The MCI announcement of one common entrance test pan India for admission into medical colleges seems to have left students and academicians confused
The announcement made by the Medical Council of India (MCI) that there shall be one common entrance test (National Eligibility cum Entrance Test) pan India for admission into medical colleges, seems to have left students and academicians in a confused state of mind. They feel that it is not the ripe time to enforce NEET, considering the preparation time left and the discrepancies between the State and NCERT syllabus.
NEET is scheduled to be held on May 13. John Paul, Head of BiPC, Narayana Coaching Centre, “the NEET proposal was announced on October 25 by the MCI and that leaves just three months for our students to prepare for the entrance test. From February, the practical examinations of Intermediate will begin and in March-April we have the Board examination. So we have just November, December and January left to prepare for the NEET. Our students are already tuned to the State syllabus and the EAMCET model, hence three months is a very short period to get tuned to the NCERT model. We are not against NEET, but the ideal time for implementation would be 2013-14, as we would have two years of preparation time.”
Most the colleges follow the integrated coaching system, wherein the EAMCET model is embedded into the basic Intermediate syllabus. “Starting something different at this level would be extremely difficult for us to cope with. Our mind is tuned to one pattern and taking up a new model at this stage will upset our rhythm,” says Aparna, a second-year BiPC student.
The proposed common entrance test is totally based on NCERT (CBSE plus two) syllabus, and there is a huge difference between the State and the Central Board's syllabus. P.V.R.K. Murthy, Chairman of Sri Gayatri, another premier coaching institute, says, “there is a huge difference in all the three core subjects- Biology, Physics and Chemistry- between the two boards. And we need about 100 to 150 extra periods only to cover the difference. Where is the time?” In Physics, NEET syllabus covers extra topics such as Variable Force, Keplar's Laws, Kinetic Theory of Gases, Optics (reflection, mirror, eyes and elimination of eye defects) and the chapter of Electrostatics. “The chapters are spread across both the years of basic study, and we need at least 50 periods to teach these chapters,” says Mr. Murthy.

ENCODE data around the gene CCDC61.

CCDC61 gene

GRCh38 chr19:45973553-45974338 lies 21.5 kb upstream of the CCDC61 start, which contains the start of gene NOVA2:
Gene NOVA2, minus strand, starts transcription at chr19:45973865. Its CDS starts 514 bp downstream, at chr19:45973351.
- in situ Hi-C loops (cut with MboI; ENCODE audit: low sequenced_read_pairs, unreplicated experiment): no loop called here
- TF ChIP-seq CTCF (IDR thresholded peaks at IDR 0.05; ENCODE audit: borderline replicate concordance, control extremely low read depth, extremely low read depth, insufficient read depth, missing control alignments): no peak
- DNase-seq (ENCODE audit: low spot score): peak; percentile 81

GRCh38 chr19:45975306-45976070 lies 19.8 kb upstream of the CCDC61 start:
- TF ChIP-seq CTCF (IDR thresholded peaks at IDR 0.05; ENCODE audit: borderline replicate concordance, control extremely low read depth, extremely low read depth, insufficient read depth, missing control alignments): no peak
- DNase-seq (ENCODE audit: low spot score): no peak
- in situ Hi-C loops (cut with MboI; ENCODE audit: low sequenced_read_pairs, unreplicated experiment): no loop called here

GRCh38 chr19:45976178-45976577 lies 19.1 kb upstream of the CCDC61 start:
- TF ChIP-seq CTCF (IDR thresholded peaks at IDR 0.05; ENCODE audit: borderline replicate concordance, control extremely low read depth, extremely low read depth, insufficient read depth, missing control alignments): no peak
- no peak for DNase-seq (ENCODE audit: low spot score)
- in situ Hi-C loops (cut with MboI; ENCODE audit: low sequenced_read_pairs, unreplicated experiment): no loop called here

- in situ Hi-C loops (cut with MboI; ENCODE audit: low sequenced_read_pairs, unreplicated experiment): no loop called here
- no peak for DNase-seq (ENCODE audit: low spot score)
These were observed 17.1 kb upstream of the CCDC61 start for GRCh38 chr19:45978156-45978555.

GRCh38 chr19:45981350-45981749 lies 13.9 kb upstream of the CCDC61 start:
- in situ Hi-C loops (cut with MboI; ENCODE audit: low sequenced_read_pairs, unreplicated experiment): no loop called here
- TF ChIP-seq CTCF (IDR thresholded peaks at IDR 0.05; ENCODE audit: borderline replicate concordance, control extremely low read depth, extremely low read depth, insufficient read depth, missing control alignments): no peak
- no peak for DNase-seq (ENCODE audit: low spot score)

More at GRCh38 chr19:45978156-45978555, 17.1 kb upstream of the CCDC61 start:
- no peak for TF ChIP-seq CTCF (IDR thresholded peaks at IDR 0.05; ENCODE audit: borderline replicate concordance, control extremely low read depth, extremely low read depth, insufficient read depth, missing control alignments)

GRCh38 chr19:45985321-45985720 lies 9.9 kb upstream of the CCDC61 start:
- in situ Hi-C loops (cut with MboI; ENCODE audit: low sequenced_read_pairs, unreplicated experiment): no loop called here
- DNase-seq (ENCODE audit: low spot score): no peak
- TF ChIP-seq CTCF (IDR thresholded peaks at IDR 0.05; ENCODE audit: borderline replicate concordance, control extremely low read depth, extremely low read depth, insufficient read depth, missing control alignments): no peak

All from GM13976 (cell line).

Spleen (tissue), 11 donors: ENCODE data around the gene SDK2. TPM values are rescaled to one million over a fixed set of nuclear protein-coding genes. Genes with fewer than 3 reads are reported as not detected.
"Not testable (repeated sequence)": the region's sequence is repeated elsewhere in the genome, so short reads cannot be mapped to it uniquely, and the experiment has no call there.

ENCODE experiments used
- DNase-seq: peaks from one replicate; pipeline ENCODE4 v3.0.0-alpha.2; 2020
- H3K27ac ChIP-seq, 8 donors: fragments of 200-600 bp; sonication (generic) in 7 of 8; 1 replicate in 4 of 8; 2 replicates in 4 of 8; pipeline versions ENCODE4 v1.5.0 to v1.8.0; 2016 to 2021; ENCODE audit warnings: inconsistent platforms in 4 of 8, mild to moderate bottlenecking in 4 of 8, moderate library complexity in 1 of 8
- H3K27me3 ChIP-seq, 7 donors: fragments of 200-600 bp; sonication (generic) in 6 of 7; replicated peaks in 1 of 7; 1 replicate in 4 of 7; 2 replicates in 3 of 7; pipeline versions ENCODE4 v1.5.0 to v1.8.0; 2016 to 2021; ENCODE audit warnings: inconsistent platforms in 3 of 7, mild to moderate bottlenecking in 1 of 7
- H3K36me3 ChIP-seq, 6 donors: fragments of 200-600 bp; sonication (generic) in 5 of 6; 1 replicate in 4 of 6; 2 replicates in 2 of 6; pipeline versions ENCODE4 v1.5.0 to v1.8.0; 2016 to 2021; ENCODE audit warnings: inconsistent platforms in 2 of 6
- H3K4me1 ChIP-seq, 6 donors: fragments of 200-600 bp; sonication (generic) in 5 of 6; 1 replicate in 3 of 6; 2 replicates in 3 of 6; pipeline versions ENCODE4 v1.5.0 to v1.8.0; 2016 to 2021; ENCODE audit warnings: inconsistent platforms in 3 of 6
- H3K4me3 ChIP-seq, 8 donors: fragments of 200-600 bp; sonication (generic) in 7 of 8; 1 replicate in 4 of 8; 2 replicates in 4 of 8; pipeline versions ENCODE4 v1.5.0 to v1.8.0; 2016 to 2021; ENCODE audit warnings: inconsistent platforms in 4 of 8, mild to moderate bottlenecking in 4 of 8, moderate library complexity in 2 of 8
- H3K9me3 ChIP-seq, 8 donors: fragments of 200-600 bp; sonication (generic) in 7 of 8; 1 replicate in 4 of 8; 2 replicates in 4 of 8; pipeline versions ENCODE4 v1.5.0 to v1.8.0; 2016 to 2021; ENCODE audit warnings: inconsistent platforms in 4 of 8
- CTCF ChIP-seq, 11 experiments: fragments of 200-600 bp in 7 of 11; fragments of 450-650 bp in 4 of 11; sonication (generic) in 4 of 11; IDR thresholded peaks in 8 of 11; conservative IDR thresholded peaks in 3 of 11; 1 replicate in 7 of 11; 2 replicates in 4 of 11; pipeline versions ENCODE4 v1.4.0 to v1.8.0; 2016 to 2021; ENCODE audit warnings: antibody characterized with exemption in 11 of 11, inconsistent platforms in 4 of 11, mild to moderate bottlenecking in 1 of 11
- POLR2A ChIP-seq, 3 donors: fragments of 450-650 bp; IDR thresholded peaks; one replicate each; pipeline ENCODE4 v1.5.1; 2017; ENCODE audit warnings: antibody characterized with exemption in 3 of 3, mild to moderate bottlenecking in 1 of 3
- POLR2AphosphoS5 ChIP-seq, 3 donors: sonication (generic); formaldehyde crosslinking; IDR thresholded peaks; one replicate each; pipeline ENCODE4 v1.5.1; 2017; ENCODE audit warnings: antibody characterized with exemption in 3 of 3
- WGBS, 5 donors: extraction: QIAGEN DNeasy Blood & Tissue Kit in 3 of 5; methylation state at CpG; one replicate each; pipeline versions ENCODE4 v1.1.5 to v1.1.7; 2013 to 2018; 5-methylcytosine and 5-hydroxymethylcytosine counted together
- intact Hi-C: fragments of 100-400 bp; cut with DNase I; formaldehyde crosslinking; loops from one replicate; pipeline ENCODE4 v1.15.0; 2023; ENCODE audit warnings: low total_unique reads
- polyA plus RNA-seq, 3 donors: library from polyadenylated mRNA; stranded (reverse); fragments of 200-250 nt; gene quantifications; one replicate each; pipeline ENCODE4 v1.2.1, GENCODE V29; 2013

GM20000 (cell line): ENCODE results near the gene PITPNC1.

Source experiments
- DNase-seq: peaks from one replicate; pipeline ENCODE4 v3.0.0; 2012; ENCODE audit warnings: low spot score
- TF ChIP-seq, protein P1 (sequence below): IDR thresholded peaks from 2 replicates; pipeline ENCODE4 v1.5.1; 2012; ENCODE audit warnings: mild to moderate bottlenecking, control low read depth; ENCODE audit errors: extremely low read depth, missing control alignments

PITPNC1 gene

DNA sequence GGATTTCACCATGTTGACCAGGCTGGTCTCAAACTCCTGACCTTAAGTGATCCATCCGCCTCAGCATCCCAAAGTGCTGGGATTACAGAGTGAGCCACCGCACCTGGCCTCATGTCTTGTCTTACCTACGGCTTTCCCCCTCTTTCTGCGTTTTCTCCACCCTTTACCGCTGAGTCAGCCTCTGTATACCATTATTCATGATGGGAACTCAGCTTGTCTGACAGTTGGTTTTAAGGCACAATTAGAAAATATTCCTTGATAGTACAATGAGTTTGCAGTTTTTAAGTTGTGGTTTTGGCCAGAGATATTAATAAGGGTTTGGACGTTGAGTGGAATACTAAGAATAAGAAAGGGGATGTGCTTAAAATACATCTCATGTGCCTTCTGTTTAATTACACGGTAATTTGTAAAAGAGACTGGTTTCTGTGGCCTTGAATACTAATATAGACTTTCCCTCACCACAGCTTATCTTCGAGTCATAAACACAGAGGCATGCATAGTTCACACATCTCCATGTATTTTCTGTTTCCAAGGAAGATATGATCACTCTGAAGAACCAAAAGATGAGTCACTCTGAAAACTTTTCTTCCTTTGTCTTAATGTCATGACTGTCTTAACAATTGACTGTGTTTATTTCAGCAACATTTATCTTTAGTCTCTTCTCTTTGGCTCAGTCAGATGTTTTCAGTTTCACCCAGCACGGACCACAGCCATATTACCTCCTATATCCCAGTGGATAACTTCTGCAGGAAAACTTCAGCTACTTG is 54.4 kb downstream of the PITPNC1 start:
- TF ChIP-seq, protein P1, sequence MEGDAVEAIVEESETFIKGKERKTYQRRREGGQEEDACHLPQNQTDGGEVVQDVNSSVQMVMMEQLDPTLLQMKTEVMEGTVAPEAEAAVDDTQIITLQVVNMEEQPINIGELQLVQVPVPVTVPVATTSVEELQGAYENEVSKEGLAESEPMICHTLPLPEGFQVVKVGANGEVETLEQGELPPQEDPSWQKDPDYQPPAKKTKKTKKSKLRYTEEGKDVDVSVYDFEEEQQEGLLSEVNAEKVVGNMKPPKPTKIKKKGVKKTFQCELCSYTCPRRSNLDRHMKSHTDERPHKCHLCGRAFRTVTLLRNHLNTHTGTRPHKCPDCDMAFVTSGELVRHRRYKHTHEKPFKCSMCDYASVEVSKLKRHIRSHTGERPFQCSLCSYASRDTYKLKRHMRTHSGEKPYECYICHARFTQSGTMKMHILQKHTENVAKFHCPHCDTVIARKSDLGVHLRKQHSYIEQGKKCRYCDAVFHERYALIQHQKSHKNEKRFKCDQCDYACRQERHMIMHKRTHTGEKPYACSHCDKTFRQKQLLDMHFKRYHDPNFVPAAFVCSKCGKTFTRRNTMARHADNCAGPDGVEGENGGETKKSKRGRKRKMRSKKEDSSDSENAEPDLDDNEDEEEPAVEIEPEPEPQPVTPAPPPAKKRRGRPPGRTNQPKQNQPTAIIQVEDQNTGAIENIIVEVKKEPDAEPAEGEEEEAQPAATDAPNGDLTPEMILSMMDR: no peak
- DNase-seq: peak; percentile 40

Though there is not much of a difference between the two syllabuses, the NEET covers extensively the topic of surface chemistry, which is totally missing in the Intermediate and EAMCET syllabus. Topics such as Tyndall effect, Brownian Movement, Electrophoresis and types of emulsions are missing from the state syllabus. “A student would require an additional 25 hours to cover these topics,” says Mr. Murthy. In Biology, the EAMCET and the Intermediate syllabus cover rabbit physiology, whereas the NEET syllabus addresses human physiology. This is a huge difference as far as the subject of biology is concerned. This topic alone caters to 95-100 classes. Moreover, there is also a difference in the topics of plant physiology and biotechnology.
“In Intermediate and EAMCET syllabus, the basic structure of biotechnology is covered, whereas in the NEET, applications of biotechnology are addressed,” says John Paul.
In the EAMCET pattern, Biology is equally divided into Botany and Zoology, and equal importance is given to Physics and Chemistry. Hence, the scoring pattern is uniform, whereas it is not the same when it comes to the common entrance test.
Though the MCI has agreed to design the question papers in Telugu to suit students from Telugu medium, it has not addressed the issue of textbooks. So far, there are no textbooks or reference books that cover the required syllabus in Telugu.
There is a mixed reaction among the academicians and the students on the issue of national pool. While some say that Andhra Pradesh should be in the national pool, as the students from the State should not be deprived of studying in some of the top colleges in the country, others feel that the State will be losing out in the seat ratio.
Explaining the details, Mr. P.V.R.K. Murthy says, “the total number of medical seats in Andhra Pradesh is 4,450. As per the national pool norm – 85 per cent of these total seats will be allotted to the candidates from the State and the rest is meant for the students from other States. In that case, we are left with 3,750 seats. Now, coming to the national level- the number of seats across the country is 41,000. The 15 per cent quota for other States comes to 4,450 seats, for which the students from 23 states will be competing. If the students from Andhra Pradesh do well, then we are sure to secure a maximum of 400 seats. One hand we lose 700 seats in the State and on the other hand we gain 400 seats at the national level. Moreover, both JIPMER and AIIMS have been exempted from NEET, so that leaves the idea of one examination ‘high and dry', as students will also have to prepare for these two examinations.”
Other areas where some clarity is needed are the examination system of NEET, whether the weightage marks of Intermediate be considered for NEET ranking, reservation system in allotment of seats and on what basis seats will be allotted to Ag., B.Sc, B.V.Sc courses.